Gathering Place

Beverly Keever

Hawaii citizens
need more open
government, not less

The paralysis of leadership and lack of foresight demonstrated at City Hall during the continuing bus revenue/strike crisis prompts this response to a June 19 "Gathering Place" column written by former state legislator Jim Shon.

In that column, headlined "Sunshine is good, but let's not overdo it," Shon would have us believe that the state's open-government law hamstrings officials of city and county councils and executive-branch boards and thus reduces communication and wise decision-making.

The problem is not how City Council members can or cannot communicate under the Sunshine Law. Rather, the root problem is their lack of foresight and leadership to address the bus pass and revenue issues before the bus contract expired.

The Sunshine Law's intent is to open governmental processes to public scrutiny and participation to protect the public's interest. To protect the public interest that has been overlooked in the bus stalemate, citizens and community groups need more -- not less -- open government.

Two main points Shon raised need to be refuted. He summed up his first point this way: "The current mania to apply the Sunshine Law to each and every conversation among officials is not only misplaced, it actually can work against more thoughtful deliberations and laws."

Since lobbying for the Sunshine Law that he says he did in the '70s and '80s, Shon is apparently unaware that the statute was amended in 1996 to permit just such conversations among officials that he mistakenly presumes to be banned.

The 1996 change in the Sunshine Law inserted a section titled "permitted interactions of members," which describes a number of ways small groups of officials can talk about official business in ways Shon erroneously implies are prohibited.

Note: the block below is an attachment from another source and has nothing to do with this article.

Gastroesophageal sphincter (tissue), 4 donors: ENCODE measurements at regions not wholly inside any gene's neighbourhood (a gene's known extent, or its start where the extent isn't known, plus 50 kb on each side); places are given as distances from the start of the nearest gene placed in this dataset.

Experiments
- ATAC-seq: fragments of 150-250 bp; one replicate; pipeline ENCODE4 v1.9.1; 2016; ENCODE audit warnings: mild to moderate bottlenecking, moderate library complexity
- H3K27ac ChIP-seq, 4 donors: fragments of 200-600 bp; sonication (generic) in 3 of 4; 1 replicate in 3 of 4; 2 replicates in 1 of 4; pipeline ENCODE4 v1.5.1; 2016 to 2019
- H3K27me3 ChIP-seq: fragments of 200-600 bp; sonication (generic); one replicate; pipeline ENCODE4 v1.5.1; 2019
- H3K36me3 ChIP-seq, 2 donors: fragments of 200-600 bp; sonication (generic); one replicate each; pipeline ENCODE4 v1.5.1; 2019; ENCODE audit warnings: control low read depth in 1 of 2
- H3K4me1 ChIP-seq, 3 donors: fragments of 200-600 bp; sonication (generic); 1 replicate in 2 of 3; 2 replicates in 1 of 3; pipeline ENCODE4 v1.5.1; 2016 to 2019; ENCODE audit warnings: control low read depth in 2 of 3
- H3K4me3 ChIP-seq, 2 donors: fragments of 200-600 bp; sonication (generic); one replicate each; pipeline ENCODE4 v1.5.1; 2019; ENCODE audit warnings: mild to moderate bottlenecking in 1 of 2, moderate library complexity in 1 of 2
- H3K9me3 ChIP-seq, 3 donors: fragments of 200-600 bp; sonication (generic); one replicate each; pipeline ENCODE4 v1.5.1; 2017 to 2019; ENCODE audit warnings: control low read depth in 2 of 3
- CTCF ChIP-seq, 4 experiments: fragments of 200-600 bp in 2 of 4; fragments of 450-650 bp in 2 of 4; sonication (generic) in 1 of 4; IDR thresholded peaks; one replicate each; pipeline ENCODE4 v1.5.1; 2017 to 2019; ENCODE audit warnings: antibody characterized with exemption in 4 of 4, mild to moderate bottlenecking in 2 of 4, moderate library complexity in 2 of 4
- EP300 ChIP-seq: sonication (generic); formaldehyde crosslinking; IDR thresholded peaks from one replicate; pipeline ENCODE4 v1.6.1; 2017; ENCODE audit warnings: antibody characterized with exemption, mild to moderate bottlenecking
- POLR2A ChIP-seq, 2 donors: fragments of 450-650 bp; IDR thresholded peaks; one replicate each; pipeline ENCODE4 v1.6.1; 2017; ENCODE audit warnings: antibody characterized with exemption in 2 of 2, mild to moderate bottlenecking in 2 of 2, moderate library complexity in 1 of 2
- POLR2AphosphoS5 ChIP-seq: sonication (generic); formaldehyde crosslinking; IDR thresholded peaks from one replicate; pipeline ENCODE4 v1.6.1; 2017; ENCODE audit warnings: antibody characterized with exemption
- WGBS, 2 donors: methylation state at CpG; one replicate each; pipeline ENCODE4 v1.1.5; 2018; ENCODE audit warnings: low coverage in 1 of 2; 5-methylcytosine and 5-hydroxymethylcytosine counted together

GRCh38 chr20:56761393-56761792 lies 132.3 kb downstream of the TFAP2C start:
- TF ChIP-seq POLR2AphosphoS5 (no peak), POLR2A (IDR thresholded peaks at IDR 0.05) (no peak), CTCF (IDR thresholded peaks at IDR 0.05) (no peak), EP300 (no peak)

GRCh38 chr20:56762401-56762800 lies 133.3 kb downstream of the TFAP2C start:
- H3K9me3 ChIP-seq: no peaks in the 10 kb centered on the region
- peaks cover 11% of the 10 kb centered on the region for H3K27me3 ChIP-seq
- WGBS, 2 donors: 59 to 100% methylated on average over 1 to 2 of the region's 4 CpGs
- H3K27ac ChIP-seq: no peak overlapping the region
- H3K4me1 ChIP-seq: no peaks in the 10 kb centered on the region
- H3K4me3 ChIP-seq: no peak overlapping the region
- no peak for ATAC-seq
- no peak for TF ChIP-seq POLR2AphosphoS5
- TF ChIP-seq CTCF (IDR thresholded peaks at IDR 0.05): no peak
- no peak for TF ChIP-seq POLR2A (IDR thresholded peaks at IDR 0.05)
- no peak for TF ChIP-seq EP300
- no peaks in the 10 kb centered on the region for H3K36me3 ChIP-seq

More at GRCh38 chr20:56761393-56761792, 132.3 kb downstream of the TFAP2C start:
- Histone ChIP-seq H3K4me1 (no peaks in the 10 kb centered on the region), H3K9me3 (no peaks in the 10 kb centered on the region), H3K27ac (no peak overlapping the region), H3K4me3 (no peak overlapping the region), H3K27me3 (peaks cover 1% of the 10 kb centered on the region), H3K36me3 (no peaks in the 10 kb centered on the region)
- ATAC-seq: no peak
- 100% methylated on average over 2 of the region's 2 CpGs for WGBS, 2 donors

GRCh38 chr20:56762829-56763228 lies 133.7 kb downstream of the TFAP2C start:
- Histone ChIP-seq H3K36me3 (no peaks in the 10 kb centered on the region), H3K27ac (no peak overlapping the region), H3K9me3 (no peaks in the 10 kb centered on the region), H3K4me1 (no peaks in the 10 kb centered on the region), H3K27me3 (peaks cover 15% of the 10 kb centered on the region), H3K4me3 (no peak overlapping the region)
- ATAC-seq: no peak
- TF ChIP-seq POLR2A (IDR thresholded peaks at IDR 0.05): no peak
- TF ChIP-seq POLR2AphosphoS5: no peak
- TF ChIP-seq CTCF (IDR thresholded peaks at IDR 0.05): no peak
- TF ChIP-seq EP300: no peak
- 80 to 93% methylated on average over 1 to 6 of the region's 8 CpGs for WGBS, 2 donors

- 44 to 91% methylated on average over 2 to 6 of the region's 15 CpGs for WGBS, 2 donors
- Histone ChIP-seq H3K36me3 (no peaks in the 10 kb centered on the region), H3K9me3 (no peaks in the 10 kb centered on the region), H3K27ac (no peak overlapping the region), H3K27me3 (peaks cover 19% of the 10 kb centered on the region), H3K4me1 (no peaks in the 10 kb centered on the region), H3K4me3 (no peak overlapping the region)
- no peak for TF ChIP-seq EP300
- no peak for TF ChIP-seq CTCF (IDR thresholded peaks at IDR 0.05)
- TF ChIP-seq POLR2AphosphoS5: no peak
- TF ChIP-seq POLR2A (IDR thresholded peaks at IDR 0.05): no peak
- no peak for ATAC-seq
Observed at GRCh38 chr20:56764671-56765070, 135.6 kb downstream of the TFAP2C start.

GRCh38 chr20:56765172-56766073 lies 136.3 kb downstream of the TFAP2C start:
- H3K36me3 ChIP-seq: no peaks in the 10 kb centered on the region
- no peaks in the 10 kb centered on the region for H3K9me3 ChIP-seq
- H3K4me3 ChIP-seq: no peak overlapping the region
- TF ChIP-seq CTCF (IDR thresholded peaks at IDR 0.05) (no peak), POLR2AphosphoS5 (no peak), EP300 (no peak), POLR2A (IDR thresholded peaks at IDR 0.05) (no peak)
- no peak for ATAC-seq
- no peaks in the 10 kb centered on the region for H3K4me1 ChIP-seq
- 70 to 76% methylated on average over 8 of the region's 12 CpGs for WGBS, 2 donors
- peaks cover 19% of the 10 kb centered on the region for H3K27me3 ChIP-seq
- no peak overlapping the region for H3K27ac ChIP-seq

In the 1996 change, one such "permitted interaction" is described as: "Two members of a board may communicate or interact privately between themselves to gather information from each other about official board matters to enable them to perform their duties faithfully, as long as no commitment to vote is made or sought." In other words, the "thoughtful deliberations" Shon advocates are allowed under the law but vote-swapping is not.

Other "permitted interactions" state that two or more members of a board:

>> may investigate a matter relating to the board's official business

>> may discuss in private the selection of the board's officers "without limitation or subsequent reporting"

>> may discuss in private with the head of the department to which the board is administratively assigned.

In addition, most "discussions between the governor and one or more members of a board may be conducted in private without limitation or subsequent reporting."

These "permitted interactions" go a long way to address Shon's concerns. But they also provide loopholes to the intent of the Sunshine Law to protect the people's right to know so as to hold officials accountable.

Shon's second concern is that "It is ridiculous to suggest that everyone on the planet can communicate through e-mail except those who make decisions on our behalf." Yet not "everyone on the planet" is communicating about such official business as negotiating construction contracts, spend taxpayers' money, hiring or firing of officials and budgeting revenues for the city bus contract.

More significant, e-mail is not a secured means of communication. E-mail easily can be tapped by systems-level administrators, hackers, sophisticated partisans, Big Brother and insiders who are privy to the ways officials are talking among themselves.

Moreover, officials could encounter liability if they inadvertently discuss matters in unsecured e-mails that the Sunshine Law permits to be discussed behind closed doors.

Citizens and community groups should avoid being distracted by Shon's misguided arguments that today's problems of governance arise from Hawaii's Sunshine Law. The root problem was and is officials' lack of foresight and leadership to face the known expiration of a contract and to act to avert or shorten a debilitating bus strike.

Beverly Keever is a professor of journalism at the University of Hawaii-Manoa.


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